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A French Awacs aircraft as reinforcements for Atalanta

(BRUSSELS2) A French radar plane, Boeing E 3F (better known by the generic name Awacs), has been operating in Djibouti since yesterday (Thursday August 27) as part of the European anti-piracy operation EUNAVFOR Atalanta, with a crew of 18 members and 11 mechanics. Coming from the 36th airborne detection and control squadron (EDCA) in Avord, it responds to a request from the Atalanta operation commander who wanted to have greater resources given the vast expanse of area to be covered (from the shores of the Red Sea to the Seychelles in the Indian Ocean). With the end of the monsoons, and fears of a more offensive resumption of pirates, the capabilities of the Awacs will be very useful on site (also read “watch out for the offensive return”).

This type of aircraft has several advantages and could provide a significant complement to the resources already committed: P3 Orion maritime patrol aircraft (German, Japanese) or Dassault Atlantique 2 (French), ship helicopters. It has a fairly long autonomy (between 8 and 12 hours in flight, not counting possible in-flight refueling), a fast movement speed (more than 800 km/h) and, above all, a long-term aerial and maritime detection capacity. range (400 kms).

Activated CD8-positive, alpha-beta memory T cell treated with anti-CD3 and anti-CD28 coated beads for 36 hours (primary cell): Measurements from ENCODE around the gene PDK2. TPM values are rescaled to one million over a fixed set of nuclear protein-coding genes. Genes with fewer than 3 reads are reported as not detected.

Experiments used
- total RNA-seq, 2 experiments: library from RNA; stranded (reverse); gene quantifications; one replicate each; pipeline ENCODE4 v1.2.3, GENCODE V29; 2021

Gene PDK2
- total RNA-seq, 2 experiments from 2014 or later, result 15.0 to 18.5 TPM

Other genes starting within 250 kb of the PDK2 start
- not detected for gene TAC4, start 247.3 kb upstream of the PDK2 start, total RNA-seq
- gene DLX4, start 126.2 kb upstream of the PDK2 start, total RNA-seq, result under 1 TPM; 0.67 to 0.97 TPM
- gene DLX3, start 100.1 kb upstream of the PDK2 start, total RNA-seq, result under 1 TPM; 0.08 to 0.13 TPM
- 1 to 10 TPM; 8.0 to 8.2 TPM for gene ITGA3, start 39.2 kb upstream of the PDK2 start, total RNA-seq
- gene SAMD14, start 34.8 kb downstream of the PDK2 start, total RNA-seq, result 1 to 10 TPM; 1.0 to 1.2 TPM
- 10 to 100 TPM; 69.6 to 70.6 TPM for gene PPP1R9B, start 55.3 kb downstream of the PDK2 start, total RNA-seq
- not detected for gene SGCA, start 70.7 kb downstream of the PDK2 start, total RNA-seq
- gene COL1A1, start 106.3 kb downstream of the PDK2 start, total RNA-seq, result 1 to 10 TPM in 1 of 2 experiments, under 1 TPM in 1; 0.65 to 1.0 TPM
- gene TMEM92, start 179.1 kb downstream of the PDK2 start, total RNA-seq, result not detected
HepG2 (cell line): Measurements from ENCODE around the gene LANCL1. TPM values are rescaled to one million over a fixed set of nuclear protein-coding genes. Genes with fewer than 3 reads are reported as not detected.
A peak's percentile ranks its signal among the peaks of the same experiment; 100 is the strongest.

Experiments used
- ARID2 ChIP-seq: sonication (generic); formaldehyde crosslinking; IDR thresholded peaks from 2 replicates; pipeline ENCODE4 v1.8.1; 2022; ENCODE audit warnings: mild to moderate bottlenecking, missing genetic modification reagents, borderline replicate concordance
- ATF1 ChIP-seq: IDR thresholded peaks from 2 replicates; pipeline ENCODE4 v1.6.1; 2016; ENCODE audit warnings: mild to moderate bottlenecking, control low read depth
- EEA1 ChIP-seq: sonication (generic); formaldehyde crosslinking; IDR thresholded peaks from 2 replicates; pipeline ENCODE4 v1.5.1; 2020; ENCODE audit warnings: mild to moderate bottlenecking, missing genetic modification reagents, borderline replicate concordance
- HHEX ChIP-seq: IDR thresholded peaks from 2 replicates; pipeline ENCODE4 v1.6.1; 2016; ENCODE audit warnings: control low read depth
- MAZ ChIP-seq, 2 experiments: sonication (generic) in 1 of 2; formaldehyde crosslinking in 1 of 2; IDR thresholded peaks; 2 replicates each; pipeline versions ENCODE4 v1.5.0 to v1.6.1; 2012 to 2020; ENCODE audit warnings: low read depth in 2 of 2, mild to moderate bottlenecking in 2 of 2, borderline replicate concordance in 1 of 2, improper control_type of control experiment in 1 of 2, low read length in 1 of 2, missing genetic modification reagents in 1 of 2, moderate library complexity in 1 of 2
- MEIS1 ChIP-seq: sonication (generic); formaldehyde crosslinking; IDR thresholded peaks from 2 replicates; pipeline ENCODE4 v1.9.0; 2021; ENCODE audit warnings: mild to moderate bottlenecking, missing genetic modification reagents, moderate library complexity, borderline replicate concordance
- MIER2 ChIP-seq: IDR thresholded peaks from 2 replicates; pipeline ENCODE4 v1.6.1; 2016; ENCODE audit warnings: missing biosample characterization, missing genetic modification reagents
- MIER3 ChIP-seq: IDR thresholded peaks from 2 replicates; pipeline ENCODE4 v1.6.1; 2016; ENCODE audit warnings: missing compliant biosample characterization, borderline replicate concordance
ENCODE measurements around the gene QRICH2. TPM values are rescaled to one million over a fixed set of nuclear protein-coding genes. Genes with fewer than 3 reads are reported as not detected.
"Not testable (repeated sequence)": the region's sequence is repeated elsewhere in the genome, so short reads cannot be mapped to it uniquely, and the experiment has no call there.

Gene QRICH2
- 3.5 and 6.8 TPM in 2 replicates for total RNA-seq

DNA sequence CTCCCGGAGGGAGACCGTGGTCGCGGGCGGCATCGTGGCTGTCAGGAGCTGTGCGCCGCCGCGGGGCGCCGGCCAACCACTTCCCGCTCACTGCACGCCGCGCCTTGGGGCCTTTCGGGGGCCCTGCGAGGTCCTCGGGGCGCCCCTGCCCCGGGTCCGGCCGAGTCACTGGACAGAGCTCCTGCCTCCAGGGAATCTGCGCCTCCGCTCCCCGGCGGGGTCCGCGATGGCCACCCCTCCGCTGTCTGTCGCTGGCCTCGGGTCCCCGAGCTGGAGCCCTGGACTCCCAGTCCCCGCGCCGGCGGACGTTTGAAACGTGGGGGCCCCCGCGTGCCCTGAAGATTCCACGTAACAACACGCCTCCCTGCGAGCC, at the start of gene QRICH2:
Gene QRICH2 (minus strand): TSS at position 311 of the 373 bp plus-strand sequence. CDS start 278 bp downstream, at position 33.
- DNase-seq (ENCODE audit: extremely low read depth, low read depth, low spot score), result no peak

In addition, it can serve as a command and control center for other deployed assets (notably air) or as a radio relay for ships. Finally, all the images it collects can be seen, in real time, at the National Air Operations Center, in Lyon, and relayed to Paris, to Balard at the Air Force General Staff, or even on other operational centers (in Northwood at NATO or EUNAVFOR HQ). Very useful not only in operational matters but also at the political and even legal level (as a starting point for legal proceedings).

The plane should stay there for two to three weeks. If the test is conclusive, the experiment could be extended; other states participating in the operation, as well as NATO, have this type of device.

(Photo credit: Sirpa Air Cyril Amboise: aircraft in flight. Sirpa Air / EMA: Cockpit)

Nicolas Gros Verheyde

Chief editor of the B2 site. Graduated in European law from the University of Paris I Pantheon Sorbonne and listener to the 65th session of the IHEDN (Institut des Hautes Etudes de la Défense Nationale. Journalist since 1989, founded B2 - Bruxelles2 in 2008. EU/NATO correspondent in Brussels for Sud-Ouest (previously West-France and France-Soir).